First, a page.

Impressive graphics showing mankind’s domination of the earth

The numbers don’t Lie: Humans are ruining this planet. Carbon levels in the atmosphere and sea temperatures are rising. Arctic sea ice is declining and biodiversity is declining — and no, the exploding number of chickens doesn’t count as biodiversity.

To understand and address these issues, scientists and policymakers need data—precise numbers that show how homo sapiens has changed almost the entire earth in one way or another. To that end, a team of researchers launched the Human Impacts Database, or HuID, a collection of over 300 (so far) critical numbers, from sea-level rise to the number of calories we as a species get from animal products.

“Getting the numbers right is the first step in trying to understand these systems, and we can learn a lot just by looking at the numbers,” says Rachel Banks, a biophysicist at Caltech and the Chan-Zuckerberg BioHub and one of the Lead authors of an article describing HuID that will be published in the journal today sample. “And of course we want to keep these numbers up to date and continue to expand the database, but we also want to try to understand the Earth systems better.”

It’s worth going to the database and poking around. Banks and her colleagues combed through all manner of information sources, from scientific papers to government reports, to find numbers ranging from measuring atmospheric processes to energy use to mining. But if you spend enough time with HuID, you will find patterns. After all, the systems of the earth are closely connected. “It seemed to us that a couple of key narratives emerged that tie the story together in some way,” says study co-author Rob Phillips, a physicist at Caltech and the Chan-Zuckerberg BioHub. “One of them is: What are we eating? And another is: Where do we get our water from? And then the last one is about power. If you follow those three threads, this is a huge, huge chunk of history.”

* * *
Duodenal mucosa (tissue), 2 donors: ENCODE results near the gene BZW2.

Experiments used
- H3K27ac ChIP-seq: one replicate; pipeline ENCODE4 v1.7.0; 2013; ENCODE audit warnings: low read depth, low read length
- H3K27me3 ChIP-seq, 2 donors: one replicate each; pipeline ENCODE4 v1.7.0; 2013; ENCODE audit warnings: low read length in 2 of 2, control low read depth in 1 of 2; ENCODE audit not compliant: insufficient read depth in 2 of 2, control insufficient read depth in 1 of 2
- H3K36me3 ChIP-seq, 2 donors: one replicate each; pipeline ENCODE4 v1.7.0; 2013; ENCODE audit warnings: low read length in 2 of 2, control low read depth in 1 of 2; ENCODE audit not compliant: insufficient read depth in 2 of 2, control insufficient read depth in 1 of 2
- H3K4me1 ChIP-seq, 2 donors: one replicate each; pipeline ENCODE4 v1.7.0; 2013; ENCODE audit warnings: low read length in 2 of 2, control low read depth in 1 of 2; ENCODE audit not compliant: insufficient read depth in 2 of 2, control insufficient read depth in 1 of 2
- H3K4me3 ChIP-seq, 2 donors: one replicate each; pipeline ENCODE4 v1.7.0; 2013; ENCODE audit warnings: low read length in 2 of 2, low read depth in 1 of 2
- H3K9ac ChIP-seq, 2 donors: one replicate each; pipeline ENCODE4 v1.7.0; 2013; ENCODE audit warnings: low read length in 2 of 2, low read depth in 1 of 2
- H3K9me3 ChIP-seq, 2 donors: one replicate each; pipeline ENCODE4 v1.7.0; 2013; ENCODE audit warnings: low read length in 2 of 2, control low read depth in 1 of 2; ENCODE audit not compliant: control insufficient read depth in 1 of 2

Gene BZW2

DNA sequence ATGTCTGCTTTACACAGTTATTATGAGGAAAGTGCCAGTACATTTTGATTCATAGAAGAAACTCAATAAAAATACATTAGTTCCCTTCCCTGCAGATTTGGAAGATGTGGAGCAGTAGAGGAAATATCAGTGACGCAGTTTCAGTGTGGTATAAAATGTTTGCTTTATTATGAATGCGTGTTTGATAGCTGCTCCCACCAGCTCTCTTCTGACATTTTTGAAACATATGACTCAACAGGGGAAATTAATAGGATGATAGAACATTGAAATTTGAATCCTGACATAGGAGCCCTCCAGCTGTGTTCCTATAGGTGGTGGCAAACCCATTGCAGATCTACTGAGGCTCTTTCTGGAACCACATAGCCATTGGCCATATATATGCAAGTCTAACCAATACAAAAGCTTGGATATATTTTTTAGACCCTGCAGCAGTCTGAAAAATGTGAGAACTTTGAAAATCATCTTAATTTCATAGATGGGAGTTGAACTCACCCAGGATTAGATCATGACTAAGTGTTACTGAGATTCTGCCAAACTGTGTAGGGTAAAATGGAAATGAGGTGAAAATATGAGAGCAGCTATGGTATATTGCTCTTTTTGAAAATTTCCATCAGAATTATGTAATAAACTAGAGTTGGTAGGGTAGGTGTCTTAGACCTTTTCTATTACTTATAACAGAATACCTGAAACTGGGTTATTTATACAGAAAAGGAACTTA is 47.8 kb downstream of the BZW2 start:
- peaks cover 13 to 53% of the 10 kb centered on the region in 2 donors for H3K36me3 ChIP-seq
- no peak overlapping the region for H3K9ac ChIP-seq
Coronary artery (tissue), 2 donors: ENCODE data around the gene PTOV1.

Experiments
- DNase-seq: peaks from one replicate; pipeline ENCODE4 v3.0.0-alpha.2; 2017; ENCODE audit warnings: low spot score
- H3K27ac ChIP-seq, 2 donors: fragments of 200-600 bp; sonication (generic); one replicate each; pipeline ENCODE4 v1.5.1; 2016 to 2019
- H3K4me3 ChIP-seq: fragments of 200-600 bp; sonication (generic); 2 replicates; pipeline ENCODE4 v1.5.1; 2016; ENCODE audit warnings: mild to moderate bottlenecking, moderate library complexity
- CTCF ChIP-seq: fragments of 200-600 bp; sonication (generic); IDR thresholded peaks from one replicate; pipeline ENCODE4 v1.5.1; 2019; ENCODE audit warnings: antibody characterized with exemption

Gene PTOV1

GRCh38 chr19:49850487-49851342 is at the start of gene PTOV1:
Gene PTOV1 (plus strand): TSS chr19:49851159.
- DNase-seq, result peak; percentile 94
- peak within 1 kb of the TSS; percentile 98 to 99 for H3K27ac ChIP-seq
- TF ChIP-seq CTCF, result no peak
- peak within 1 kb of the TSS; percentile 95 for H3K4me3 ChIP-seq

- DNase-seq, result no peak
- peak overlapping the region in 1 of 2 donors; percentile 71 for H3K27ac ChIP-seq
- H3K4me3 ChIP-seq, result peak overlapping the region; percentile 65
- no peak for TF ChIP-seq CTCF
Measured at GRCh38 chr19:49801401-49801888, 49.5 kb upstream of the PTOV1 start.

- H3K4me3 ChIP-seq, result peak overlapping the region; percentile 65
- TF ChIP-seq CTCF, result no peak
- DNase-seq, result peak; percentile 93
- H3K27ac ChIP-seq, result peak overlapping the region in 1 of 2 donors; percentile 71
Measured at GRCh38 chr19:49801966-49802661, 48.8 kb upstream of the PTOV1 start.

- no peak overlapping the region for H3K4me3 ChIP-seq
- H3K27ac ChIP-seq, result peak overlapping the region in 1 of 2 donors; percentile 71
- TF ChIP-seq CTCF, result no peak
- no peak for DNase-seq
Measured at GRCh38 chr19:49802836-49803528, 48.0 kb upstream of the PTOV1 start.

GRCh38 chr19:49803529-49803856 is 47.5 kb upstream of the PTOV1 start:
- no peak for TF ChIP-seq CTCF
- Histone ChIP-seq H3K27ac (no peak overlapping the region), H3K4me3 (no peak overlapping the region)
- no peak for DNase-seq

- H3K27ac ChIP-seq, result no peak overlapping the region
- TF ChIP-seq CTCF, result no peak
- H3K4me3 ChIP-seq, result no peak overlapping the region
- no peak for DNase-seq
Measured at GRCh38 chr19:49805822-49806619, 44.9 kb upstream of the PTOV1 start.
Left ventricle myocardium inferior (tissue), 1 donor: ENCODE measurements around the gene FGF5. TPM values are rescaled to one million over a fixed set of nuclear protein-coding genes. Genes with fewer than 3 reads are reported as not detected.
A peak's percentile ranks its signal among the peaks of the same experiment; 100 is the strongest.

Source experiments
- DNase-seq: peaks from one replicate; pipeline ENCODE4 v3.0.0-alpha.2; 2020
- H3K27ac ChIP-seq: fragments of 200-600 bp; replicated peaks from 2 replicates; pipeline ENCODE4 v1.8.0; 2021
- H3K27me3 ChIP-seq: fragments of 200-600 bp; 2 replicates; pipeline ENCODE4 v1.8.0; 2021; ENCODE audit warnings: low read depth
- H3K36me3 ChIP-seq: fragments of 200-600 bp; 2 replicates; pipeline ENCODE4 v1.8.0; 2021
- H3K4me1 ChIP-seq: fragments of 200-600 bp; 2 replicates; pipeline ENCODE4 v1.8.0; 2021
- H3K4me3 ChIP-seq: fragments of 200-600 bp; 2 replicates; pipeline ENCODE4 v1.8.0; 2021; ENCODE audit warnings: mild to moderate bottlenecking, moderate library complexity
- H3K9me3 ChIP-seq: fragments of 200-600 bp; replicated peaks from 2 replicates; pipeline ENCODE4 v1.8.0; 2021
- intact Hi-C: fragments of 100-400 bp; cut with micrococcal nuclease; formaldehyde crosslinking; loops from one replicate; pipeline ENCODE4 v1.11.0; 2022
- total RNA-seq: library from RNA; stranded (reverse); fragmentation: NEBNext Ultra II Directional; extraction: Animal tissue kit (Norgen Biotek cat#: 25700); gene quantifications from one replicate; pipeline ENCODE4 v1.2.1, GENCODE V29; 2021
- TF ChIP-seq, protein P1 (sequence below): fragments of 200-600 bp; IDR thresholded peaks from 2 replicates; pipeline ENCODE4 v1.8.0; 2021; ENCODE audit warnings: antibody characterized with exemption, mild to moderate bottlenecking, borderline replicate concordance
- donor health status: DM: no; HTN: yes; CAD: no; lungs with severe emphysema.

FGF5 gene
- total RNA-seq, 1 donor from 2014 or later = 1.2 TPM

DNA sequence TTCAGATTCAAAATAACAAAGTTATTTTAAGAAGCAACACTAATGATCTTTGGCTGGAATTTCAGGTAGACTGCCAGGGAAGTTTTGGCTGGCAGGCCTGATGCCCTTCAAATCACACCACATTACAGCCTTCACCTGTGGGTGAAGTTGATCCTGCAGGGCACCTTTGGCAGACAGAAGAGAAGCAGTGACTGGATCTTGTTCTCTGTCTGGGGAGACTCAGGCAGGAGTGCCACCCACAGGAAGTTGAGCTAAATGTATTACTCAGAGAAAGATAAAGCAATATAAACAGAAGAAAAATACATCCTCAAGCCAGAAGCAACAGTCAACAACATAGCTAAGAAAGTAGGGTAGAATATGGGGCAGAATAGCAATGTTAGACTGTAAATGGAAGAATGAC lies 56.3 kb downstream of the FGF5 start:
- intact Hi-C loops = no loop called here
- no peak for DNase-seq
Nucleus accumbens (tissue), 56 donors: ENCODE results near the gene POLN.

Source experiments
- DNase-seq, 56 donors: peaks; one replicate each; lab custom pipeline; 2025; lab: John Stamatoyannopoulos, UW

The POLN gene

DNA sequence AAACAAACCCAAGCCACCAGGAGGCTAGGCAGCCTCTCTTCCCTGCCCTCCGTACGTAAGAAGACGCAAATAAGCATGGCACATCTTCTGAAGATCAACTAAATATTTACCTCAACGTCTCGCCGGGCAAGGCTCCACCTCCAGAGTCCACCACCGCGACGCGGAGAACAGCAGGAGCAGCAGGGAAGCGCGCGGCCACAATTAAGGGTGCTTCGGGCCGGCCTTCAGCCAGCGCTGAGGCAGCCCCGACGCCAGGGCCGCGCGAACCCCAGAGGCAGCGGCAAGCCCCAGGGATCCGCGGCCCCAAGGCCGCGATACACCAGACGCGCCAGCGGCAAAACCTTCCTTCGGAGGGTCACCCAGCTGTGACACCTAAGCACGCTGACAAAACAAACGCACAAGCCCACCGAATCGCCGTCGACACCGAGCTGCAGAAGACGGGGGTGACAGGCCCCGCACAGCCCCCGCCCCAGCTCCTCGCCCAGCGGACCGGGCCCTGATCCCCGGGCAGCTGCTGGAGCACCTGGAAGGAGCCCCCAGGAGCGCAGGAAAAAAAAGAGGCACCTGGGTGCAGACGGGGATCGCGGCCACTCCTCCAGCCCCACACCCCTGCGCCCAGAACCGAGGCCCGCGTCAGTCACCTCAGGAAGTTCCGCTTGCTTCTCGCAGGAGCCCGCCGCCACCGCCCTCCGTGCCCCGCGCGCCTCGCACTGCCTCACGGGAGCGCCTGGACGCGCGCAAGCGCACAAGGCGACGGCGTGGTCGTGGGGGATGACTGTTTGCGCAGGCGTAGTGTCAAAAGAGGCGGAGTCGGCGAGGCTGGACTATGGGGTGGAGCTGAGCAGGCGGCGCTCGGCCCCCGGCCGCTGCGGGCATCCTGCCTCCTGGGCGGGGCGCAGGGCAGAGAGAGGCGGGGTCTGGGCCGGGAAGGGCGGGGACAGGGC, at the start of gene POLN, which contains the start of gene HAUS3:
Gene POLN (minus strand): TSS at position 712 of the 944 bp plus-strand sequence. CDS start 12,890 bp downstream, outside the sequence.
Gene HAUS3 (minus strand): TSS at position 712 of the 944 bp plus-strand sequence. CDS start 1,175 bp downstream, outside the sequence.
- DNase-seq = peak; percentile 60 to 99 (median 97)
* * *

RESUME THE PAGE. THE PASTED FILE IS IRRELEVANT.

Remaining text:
I was lost in HuID for hours. I’ve singled out 14 indicators that are particularly meaningful, important or just plain fascinating – along with the charts from the report showing their growth over time – that I think help shed light on these three threads.

Figure: Human Impacts Database

First and foremost: global warming

Thanks to humans loading the atmosphere with excess carbon, global surface temperatures have steadily increased since 1850, as shown in the graph above. They are now about 1.1 degrees Celsius warmer than they were in pre-industrial times. That creeps close to the optimistic Paris Agreement target of keeping that temperature below 1.5 degrees C and an absolute threshold of 2 degrees. But it’s important to note that we’re talking about global averages – so some places are warming up much faster than others. The Arctic, for example, is warming 4.5 times faster than the global average because the darker water below absorbs more solar energy as it loses more sea ice.

Figure: Human Impacts Database

Rising sea level, from two angles

As temperatures rise, glacier melt accelerates, raising sea levels (shown in the graph above in millimeters above mean sea level since 1900).

Figure: Human Impacts Database

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